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Glyndebourne, East Sussex, UK

The Rake’s Progress
4.0Reviewer's rating

We are introduced to a colourful and funky version of The Rake’s Progress from the onset; Tom Rakewell’s Grecian tragedy is illustrated on the drop curtain through drawings that are quintessentially David Hockney, which immediately sets a playful and comedic tone. This transportation to a Hockney-fied world is what leads the opera to success.

The story was inspired by William Hogarth’s series of eight paintings of the same name, A Rake’s Progress. Similar to the paintings, the opera follows Tom Rakewell’s societal rise and fall as he falls prey to prostitution and gambling, eventually ending up in Bedlam. The Devil is introduced in Stravinsky’s reimagined fable. He is disguised as Nick Shadow, and it is he who tempts Rakewell to sin and to succumb to corporal pleasures. The addition of the Devil gives the opera a didactic tone and indeed, the moral of the tale is “For idle hearts and hands and minds the Devil finds work to do.” Such moralism risks letting the opera fall into a rut, but Hockney’s vibrant set design with cross-hatching patterns brings light and a new dimension of freshness that saves Stravinsky’s work from becoming just another account of the Oedipus arc. Instead, fashion, art and music combine to create a visually exciting world that also matches the absurdities in the opera. Rakewell’s confidence that a device covered in playful cross-hatched patterns can turn rocks into bread becomes parodic of moralism since the Rakewell’s downfall seems to stem more in naivety than the Devil. Not only is the visual vibrance engaging, but the contrast between Hockney’s quirky aesthetic and the eighteenth-century setting also mirrors contradictions apparent within Stravinsky’s music itself; arias with dissonant chords are interrupted by harpsichord bass continuo, and cadences land unexpectedly. John Cox’s choice of set designer was thus perfect in reflecting the opera’s neo-Baroque personality. Credit must be given to Cox himself who intertwined Baroque elements (solo performances of arias on stage) with more modern choreography (actors running in slow motion as if in a cinematic scene). Again, he succeeds in merging tradition and innovation to create a dynamic opera.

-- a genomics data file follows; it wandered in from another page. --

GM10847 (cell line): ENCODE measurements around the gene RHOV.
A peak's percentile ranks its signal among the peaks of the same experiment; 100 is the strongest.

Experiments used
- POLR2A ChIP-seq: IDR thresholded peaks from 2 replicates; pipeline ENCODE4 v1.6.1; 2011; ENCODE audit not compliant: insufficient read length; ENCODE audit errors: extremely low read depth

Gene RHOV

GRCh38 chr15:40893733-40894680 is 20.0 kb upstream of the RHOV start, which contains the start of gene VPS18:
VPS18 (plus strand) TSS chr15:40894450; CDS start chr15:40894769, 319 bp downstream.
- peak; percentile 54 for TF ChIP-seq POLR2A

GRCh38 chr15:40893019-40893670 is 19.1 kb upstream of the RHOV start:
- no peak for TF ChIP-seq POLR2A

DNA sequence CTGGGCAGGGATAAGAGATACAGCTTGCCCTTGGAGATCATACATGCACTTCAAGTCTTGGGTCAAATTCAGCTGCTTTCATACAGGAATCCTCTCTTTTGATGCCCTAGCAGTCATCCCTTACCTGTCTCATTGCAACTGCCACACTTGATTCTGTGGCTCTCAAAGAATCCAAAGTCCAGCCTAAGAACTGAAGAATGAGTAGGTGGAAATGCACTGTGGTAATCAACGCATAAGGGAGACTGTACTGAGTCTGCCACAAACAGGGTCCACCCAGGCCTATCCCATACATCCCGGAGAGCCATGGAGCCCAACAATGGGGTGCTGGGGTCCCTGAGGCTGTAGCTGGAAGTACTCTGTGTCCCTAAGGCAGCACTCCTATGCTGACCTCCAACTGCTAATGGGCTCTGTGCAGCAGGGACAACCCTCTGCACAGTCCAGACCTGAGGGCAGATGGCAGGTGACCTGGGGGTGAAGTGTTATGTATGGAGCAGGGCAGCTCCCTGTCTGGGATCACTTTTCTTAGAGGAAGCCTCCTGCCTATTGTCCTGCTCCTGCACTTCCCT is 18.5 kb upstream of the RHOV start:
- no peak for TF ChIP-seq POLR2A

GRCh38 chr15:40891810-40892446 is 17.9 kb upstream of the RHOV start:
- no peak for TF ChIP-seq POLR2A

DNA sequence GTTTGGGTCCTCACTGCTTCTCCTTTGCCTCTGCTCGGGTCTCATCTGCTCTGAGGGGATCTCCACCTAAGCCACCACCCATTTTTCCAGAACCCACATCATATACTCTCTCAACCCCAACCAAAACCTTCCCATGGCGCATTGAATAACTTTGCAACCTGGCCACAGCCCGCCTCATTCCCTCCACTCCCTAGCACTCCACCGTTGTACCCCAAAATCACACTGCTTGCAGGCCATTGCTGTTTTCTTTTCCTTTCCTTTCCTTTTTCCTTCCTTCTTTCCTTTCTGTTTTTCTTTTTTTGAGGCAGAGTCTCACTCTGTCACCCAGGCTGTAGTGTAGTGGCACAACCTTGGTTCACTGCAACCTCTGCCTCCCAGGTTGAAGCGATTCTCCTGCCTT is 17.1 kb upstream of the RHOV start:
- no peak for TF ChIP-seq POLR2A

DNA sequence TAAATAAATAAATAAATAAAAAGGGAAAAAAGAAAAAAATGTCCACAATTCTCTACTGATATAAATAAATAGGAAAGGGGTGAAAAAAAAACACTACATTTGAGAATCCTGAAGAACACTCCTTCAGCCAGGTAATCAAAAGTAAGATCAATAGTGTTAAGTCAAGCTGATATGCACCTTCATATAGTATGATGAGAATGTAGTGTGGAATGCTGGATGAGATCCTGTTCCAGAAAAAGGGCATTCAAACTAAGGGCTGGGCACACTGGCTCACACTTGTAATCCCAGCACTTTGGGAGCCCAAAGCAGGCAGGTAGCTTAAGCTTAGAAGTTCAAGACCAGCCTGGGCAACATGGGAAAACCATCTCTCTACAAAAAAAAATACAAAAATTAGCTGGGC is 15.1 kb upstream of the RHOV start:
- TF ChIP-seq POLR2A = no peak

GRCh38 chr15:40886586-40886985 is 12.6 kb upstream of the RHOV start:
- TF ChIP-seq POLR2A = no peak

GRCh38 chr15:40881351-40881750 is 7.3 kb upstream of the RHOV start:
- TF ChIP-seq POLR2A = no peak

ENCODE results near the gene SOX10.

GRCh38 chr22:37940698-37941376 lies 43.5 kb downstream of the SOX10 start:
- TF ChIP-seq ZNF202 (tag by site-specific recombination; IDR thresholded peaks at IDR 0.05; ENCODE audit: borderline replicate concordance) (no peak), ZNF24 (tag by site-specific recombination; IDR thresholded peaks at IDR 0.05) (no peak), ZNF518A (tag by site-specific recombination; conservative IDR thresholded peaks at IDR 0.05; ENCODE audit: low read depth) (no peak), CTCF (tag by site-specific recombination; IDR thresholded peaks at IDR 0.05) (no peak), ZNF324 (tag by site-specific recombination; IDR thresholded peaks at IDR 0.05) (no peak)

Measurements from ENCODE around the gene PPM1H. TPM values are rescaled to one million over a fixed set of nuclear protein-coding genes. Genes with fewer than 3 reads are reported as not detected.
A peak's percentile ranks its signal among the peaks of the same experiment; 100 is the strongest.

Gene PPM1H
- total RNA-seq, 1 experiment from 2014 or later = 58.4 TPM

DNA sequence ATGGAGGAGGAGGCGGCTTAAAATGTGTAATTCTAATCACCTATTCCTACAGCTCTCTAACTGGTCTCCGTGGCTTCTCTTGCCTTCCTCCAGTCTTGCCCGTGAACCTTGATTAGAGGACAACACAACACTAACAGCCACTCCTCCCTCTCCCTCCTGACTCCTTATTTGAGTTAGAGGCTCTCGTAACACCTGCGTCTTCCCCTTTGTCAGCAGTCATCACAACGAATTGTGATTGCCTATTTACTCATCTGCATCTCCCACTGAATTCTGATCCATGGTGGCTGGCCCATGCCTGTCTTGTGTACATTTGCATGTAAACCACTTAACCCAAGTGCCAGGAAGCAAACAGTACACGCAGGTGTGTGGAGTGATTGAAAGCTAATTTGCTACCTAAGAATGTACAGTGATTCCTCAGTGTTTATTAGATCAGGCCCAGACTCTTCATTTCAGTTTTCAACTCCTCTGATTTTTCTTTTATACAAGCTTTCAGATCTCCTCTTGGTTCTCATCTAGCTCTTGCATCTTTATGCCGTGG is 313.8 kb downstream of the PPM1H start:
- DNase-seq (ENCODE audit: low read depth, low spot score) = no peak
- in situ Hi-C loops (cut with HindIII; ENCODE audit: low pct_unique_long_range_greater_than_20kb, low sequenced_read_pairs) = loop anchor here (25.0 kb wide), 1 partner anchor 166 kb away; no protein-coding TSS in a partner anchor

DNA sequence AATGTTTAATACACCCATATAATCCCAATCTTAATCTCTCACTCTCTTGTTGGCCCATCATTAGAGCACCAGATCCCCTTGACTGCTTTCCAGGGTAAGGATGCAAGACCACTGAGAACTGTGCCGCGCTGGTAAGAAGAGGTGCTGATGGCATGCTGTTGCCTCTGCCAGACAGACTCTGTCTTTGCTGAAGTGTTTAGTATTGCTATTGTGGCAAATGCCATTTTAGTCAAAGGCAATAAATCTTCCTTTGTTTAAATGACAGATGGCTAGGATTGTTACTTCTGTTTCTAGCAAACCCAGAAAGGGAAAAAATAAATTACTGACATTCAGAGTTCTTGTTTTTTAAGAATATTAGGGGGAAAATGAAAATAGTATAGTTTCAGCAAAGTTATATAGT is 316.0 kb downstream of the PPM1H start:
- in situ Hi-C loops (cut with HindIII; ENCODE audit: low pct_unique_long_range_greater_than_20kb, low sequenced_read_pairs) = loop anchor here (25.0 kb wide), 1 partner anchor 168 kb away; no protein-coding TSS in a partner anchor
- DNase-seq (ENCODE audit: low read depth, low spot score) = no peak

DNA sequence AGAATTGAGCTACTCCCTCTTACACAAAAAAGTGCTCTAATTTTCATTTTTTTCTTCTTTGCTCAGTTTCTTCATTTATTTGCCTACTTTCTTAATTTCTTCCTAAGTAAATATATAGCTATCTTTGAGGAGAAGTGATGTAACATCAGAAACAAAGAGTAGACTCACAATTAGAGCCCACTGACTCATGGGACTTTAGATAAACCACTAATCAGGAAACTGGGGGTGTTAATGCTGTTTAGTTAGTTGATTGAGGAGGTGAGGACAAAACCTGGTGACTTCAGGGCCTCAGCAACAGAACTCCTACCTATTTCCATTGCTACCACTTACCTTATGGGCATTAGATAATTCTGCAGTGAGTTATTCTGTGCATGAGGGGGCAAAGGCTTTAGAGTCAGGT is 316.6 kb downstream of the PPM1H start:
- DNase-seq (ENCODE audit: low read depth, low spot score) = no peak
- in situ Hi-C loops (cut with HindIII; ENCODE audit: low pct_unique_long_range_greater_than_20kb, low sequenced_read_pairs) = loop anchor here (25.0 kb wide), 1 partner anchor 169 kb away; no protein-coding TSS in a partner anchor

Whilst the gorgeous set and costume design was the most memorable part of the opera, the singers also showed promise. Thomas Atkins expressed Tom Rakewell’s naiveness, sincerity, and defencelessness, while Sam Carl was entertainingly cheeky as Nick Shadow. Louise Alder was particularly impressive during the aria, “I go to him”, at the end of Act 1. Her voice soared and she captured the essence of naïve, yet sincere, love. Both her and Baba the Turk, played by Alisa Kolosova, showed remarkable vocal fullness. They did well to emanate a warmth which represented light in the midst of Rakewell’s fall into darkness. A special acknowledgement must also be given to Rupert Charlesworth, who shone in his role as the auctioneer of the Rakewell Estate. His short time on stage by no means diminished his role and in fact, it amplified it by showing the power of his stage presence – we wanted more.

Stravinsky’s combination of a Baroque ‘number’ opera with a more contemporary sound was smoothly conducted by Robin Ticciati. Ticiatti and the London Philharmonic Orchestra were successful in leading the audience on a fluid journey of Stravinsky’s music.

  • Opera
  • Composer: Igor Stravinsky (1882-1971)
  • Libretto: WH Auden and Chester Kallman
  • Director: John Cox
  • Conductor: Robin Ticciati
  • ©Glyndebourne Productions Ltd. Photo: Richard Hubert Smith
  • Cast includes Louise Alder, Thomas Atkins, Alastair Miles, Sam Carl, Alisa Kolosova, Rupert Charlesworth
  • Glyndebourne, East Sussex, UK
  • Until : 27 August 2023
  • Running Time: 2 hrs 50 min. with 1 interval (90 min. for dining)

About The Author

Reviewer (Japan)

An opera lover and a journalist. A member of the Foreign Press Association in London. She contributes her articles to Japanese magazines as well as Plays to See. She graduated with a BA in Opera Studies from Manchester University and received her MA by researching Gender issues and Orientalism in Opera from UCL. She thoroughly enjoys traveling across the globe to visit different opera houses.

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